The object and advantages described herein will be more fully understood by reading an example of an embodiment in which the invention is used to advantage, referred to herein as the Description of the Preferred Embodiment, with reference to the drawings wherein:
FIG. 1 is a block diagram of an embodiment in which the invention is used to advantage; and
FIGS. 2-4 are flowcharts showing processes performed by a portion of the embodiment shown in FIG. 1.
Internal combustion engine 10 comprising a plurality of cylinders, one cylinder of which is shown in FIG. 1, is controlled by electronic engine controller 12. Catalytic type exhaust gas oxygen sensor 16 is shown coupled to exhaust manifold 48 of engine 10 upstream of catalytic converter 20. Sensor 16 provides signal EGO to controller 12 which converts it into two-state signal EGOS. A high voltage state of signal EGOS indicates exhaust gases are rich of a desired air/fuel ratio and a low voltage state of signal EGOS indicates exhaust gases are lean of the desired air/fuel ratio. Typically, the desired air/fuel ratio is selected as stoichiometry which falls within the peak efficiency window of catalytic converter 20. In general terms which are described later herein with particular reference to FIGS. 2-4, controller 12 provides engine air/fuel feedback control in response to signals EGOS.
Continuing with FIG. 1, engine 10 includes combustion chamber 30 and cylinder walls 32 with piston 36 positioned therein and connected to crankshaft 40. Combustion chamber 30 is shown communicating with intake manifold 44 and exhaust manifold 48 via respective intake valve 52 and exhaust valve 54.
Intake manifold 44 is shown communicating with throttle body 64 via throttle plate 66. Intake manifold 44 is also shown having fuel injector 68 coupled thereto for delivering liquid fuel in proportion to the pulse width of signal fpw from controller 10. Fuel is delivered to fuel injector 68 by a conventional fuel system including a fuel tank 72, fuel pump 74, and fuel rail 70.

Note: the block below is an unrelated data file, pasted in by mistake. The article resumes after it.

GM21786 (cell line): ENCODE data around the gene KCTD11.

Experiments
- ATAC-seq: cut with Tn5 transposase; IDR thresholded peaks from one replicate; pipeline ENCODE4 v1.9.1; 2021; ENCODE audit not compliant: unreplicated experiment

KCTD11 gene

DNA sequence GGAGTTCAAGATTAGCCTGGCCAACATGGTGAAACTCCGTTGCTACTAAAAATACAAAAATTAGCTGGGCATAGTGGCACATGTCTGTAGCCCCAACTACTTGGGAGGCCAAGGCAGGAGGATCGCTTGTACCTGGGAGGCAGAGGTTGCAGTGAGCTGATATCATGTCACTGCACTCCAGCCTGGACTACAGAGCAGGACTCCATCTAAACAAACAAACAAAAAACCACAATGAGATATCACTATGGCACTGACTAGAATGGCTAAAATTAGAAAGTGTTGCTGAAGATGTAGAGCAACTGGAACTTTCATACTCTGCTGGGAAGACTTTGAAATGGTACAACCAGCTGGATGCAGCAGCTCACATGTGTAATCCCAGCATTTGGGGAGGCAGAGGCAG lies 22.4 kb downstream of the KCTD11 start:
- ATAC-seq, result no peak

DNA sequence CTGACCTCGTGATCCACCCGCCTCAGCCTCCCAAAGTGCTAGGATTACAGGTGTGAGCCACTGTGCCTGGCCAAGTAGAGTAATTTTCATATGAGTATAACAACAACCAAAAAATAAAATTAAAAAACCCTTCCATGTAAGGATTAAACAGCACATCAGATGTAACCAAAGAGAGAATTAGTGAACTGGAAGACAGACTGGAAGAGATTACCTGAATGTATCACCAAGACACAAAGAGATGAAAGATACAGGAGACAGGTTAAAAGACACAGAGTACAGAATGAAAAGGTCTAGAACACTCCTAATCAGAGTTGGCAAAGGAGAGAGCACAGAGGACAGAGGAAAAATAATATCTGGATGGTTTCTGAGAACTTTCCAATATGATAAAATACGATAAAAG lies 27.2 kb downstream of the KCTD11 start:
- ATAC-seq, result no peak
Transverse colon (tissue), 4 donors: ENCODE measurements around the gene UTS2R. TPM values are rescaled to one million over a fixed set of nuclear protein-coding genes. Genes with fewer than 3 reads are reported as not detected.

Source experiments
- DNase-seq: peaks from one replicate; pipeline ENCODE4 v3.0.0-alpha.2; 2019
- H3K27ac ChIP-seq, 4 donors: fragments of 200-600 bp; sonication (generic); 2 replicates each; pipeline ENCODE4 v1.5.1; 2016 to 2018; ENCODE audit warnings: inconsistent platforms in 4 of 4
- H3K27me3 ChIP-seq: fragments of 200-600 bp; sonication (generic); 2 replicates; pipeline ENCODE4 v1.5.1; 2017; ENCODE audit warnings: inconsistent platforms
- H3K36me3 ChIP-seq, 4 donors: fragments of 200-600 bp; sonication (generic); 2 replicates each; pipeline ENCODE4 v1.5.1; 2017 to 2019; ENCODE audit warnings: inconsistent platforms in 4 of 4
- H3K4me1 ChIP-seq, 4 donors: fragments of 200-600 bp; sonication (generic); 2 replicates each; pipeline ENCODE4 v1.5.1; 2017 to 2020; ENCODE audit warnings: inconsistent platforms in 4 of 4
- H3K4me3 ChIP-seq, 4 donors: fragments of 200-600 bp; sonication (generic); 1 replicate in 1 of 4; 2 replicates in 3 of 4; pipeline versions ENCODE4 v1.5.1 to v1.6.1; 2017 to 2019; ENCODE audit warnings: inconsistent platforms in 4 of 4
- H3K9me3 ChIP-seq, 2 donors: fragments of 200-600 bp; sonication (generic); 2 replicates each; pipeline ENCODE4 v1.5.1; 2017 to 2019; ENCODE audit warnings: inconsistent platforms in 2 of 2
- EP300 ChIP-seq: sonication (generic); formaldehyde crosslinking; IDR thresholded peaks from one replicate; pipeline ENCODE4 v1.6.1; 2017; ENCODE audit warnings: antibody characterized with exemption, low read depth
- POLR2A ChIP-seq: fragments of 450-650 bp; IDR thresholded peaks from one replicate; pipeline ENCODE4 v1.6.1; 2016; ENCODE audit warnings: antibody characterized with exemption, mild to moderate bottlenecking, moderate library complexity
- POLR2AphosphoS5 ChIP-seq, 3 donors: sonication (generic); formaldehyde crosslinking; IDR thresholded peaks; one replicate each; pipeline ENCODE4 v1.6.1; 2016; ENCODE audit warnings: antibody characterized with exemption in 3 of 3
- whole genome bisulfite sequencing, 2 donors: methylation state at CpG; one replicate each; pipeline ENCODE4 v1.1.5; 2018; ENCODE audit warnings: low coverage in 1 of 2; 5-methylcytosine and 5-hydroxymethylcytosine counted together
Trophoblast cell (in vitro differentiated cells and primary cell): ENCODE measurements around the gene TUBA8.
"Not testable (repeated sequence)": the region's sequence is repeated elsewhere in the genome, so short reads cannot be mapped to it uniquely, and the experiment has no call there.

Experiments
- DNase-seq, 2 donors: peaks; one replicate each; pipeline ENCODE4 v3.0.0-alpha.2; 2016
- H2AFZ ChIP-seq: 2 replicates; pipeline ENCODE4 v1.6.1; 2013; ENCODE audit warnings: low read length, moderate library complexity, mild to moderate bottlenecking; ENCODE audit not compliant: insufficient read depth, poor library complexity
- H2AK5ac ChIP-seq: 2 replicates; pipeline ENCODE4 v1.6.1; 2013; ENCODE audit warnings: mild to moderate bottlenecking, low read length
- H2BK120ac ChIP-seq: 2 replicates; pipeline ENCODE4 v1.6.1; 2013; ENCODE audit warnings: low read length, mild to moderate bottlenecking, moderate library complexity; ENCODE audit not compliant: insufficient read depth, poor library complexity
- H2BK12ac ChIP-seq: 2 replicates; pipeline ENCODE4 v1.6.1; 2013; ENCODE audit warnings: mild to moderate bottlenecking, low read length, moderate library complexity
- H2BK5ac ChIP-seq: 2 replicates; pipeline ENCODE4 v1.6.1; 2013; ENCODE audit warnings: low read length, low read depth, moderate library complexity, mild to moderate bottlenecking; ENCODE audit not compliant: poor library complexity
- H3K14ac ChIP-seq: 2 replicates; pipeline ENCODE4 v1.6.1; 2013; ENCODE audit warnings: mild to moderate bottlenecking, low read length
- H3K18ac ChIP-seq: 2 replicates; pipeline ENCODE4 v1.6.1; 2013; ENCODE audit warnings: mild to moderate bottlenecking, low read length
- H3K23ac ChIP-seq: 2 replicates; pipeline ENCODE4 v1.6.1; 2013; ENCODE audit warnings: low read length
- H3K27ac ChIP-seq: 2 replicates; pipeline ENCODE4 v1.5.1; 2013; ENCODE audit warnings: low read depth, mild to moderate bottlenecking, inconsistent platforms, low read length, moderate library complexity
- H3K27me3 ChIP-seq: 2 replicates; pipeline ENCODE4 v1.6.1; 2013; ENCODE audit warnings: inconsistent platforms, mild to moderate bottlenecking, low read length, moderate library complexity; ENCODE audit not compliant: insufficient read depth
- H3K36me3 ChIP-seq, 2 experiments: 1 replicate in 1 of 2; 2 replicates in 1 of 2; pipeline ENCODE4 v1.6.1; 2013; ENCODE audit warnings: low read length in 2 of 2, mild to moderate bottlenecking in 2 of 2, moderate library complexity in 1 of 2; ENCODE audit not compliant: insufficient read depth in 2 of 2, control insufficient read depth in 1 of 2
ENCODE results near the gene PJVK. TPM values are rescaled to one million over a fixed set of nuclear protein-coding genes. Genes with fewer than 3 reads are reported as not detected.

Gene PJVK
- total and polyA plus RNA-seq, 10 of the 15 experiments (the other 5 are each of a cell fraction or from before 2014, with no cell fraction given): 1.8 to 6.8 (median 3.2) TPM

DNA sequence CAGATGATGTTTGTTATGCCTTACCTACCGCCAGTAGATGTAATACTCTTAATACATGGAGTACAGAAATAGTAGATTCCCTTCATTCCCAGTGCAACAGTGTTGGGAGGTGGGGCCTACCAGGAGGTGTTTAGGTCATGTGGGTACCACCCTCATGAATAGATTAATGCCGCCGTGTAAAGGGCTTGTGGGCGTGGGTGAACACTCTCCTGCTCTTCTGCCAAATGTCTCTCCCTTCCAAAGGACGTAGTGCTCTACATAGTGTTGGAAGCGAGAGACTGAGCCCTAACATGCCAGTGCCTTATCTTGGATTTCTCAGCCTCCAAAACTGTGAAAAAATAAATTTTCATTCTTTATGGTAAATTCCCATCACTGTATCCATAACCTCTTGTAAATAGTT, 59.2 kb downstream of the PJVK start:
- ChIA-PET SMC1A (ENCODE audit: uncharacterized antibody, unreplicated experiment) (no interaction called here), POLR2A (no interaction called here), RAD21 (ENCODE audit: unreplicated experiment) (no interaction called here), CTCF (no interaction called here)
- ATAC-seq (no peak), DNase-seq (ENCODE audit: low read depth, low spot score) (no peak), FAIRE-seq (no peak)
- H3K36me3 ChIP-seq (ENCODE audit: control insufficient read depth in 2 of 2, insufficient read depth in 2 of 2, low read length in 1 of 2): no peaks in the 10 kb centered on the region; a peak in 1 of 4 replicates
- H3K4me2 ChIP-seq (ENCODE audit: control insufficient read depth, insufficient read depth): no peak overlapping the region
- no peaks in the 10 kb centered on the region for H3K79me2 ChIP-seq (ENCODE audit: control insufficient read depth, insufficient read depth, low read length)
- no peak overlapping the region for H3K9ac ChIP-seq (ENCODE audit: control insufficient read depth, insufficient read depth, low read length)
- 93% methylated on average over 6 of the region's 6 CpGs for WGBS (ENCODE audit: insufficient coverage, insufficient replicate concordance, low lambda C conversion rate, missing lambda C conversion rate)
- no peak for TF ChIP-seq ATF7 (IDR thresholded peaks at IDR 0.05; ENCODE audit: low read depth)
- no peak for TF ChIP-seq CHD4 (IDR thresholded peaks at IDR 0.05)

Conventional distributorless ignition system 88 provides ignition spark to combustion chamber 30 via spark plug 92 in response to controller 12.
Controller 12 is shown in FIG. 1 as a conventional microcomputer including: microprocessor unit 102, input/output ports 104, electronic memory chip 106 which is an electronically programmable memory in this particular example, random access memory 108, and a conventional data bus. Controller 12 is shown receiving various signals from sensors coupled to engine 10, in addition to those signals previously discussed, including: measurements of inducted mass air flow (MAF) from mass air flow sensor 110 coupled to throttle body 64; engine coolant temperature (ECT) from temperature sensor 112 coupled to cooling sleeve 114; a measurement of manifold pressure (MAP) from manifold pressure sensor 116 coupled to intake manifold 44; a profile ignition pickup signal (PIP) from Hall effect sensor 118 coupled to crankshaft 40; and fuel level sensor signal FL from fuel sensor 120 coupled to fuel tank 72.
The liquid fuel delivery routine executed by controller 12 for controlling engine 10 is now described beginning with reference to the flowchart shown in FIG. 2. An open loop calculation of desired liquid fuel (signal OF) is calculated in step 300. More specifically, the measurement of inducted mass airflow (MAF) from sensor 110 is divided by desired air/fuel ratio AFd which, in this example, is correlated with stoichiometric combustion and the fuel blending ratio.
A determination is made that closed loop or feedback control is desired (step 302) by monitoring engine operating parameters such as temperature ECT. Feedback variable FV (step 306) is then read from the subroutines described later herein with reference to FIG. 3. Filtered feedback variable FFV is then calculated (step 307) by filtering feedback variable FV. Filtered feedback variable FFV is used by the subroutine described later herein with reference to FIG. 4. Desired fuel quantity, or fuel command, for delivering fuel to engine 10 is generated by dividing feedback variable FV into the product of previously generated open loop calculation of desired fuel (signal OF) as shown in step 308. Fuel command or desired fuel signal Fd is then converted to pulse width signal fpw (step 316) for actuating fuel injector 68.